- Fitch Ratings lowered its default rate forecast for U.S. leveraged loans to 1.5% from 2.5% as “constricted sectors” reopen from pandemic-induced lockdowns and confidence grows in capital markets.
“The year-end default rate could finish even lower than the projection if the current strong environment continues,” Eric Rosenthal, senior director of leveraged finance at Fitch Ratings, said in a statement.
A 1.5% default rate for this year would be the lowest level since the 0.6% level in 2011, Fitch said, while not altering its 2.5% to 3.5% default rate forecast for next year.
Institutional leveraged loans — high-yielding loans made to businesses with poor credit and high debt — boomed during the decade preceding the pandemic.
The market for leveraged loans surged to $1.2 trillion in 2019 from $500 billion in 2010 as investors seeking high yield snapped up collateralized loan obligations (CLOs), securities backed by pools of leveraged loans, according to the GAO.
After a shock from the coronavirus during March 2020, the leveraged loan market rebounded as the Federal Reserve reduced interest rates to a record low and provided unprecedented support to credit markets.
“Our actions, taken together, helped unlock more than $2 trillion of funding to support businesses large and small, nonprofits and state and local governments between April and December 2020,” Fed Chairman Jerome Powell said today in remarks prepared for testimony to the House Select Subcommittee on the Coronavirus Crisis.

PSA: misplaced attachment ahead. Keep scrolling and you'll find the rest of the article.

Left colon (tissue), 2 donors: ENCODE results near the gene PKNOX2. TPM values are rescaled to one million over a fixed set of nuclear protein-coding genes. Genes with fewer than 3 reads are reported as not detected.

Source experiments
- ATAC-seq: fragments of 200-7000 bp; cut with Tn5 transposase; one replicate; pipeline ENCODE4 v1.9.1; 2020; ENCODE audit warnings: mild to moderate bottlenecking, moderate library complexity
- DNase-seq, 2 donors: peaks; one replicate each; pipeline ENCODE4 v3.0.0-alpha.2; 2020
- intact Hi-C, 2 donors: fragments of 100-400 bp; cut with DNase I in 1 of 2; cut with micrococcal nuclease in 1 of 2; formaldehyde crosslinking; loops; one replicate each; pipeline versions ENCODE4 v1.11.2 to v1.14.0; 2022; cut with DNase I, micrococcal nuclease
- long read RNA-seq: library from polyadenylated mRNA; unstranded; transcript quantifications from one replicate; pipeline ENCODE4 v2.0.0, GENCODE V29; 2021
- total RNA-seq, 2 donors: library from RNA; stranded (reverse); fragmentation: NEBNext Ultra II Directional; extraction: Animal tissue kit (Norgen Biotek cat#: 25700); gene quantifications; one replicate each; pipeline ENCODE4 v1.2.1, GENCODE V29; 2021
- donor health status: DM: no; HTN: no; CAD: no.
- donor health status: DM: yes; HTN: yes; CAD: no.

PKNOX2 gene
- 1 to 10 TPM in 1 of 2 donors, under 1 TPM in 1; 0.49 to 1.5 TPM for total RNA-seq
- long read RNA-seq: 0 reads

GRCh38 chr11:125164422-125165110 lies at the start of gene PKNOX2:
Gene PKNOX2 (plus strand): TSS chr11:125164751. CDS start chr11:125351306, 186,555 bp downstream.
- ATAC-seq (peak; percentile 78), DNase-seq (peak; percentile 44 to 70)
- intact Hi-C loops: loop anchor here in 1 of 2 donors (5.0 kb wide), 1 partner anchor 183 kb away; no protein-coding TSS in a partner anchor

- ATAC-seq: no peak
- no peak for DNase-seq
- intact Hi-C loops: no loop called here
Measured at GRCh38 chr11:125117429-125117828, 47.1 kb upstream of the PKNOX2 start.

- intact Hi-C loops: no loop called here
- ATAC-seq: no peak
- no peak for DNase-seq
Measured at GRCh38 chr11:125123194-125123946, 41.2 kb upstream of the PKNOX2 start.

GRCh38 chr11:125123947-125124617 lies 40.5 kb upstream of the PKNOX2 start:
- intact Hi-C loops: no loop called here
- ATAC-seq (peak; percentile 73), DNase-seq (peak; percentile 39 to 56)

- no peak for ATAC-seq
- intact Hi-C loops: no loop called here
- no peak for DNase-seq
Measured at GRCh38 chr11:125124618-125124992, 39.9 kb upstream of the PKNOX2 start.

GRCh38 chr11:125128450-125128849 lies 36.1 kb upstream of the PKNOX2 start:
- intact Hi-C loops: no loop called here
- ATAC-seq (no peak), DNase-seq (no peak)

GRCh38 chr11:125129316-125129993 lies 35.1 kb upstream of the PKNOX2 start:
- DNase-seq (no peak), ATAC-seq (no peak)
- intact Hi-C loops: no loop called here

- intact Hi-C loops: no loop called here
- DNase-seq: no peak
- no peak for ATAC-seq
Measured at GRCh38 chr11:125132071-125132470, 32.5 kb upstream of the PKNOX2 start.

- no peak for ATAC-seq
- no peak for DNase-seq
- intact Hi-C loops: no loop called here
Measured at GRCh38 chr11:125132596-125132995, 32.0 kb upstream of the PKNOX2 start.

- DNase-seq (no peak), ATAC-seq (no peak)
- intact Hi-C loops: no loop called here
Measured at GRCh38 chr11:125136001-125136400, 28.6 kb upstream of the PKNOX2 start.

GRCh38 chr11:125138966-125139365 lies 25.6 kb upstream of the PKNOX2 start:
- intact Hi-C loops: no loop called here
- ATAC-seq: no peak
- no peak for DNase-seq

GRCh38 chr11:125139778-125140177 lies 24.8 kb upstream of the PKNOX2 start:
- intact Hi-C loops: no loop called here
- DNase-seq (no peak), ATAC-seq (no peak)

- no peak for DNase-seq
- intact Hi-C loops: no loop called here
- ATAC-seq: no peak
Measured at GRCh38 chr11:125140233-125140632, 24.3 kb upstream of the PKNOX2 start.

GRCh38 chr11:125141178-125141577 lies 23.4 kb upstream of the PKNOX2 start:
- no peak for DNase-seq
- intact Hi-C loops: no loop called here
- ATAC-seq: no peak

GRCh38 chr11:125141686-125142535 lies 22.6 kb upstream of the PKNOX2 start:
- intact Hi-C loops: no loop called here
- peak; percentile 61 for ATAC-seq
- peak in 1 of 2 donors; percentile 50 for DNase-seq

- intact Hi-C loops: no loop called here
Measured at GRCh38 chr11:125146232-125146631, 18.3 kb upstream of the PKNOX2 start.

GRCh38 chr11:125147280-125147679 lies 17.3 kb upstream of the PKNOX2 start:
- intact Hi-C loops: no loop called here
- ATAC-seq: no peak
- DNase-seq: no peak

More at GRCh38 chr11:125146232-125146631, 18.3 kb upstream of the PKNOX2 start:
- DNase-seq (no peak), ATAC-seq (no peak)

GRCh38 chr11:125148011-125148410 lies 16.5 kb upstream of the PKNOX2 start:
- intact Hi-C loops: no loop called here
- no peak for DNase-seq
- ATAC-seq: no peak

The leveraged loan default rate is still high for some sectors hit especially hard by COVID-19, Fitch Ratings said. The leisure and entertainment default rate forecast remains at 14%, while the year-end rate for the retail and energy sectors stand at 7% and 5%, respectively.
Looking ahead to next year, Fitch said its “higher 2022 default rate forecast reflects uncertainty about the sustainability of the economic recovery for some sectors.”
Dealmaking has fueled leveraged lending this year, Fitch Ratings said. Companies often use the loans to finance mergers and acquisitions. Issuance totaled $46 billion last month, a 39% decline from $75 billion in April but “still healthy compared with the historical average.”
The GAO determined in December that leveraged lending did not pose a significant threat to financial stability. Still, the GAO called on Congress and the Financial Stability Oversight Council (FSOC) to curb risks from leveraged lending and other forms of finance.
The FSOC, a panel of U.S. financial regulators, was created in 2010 after the financial crisis to identify systemic risks.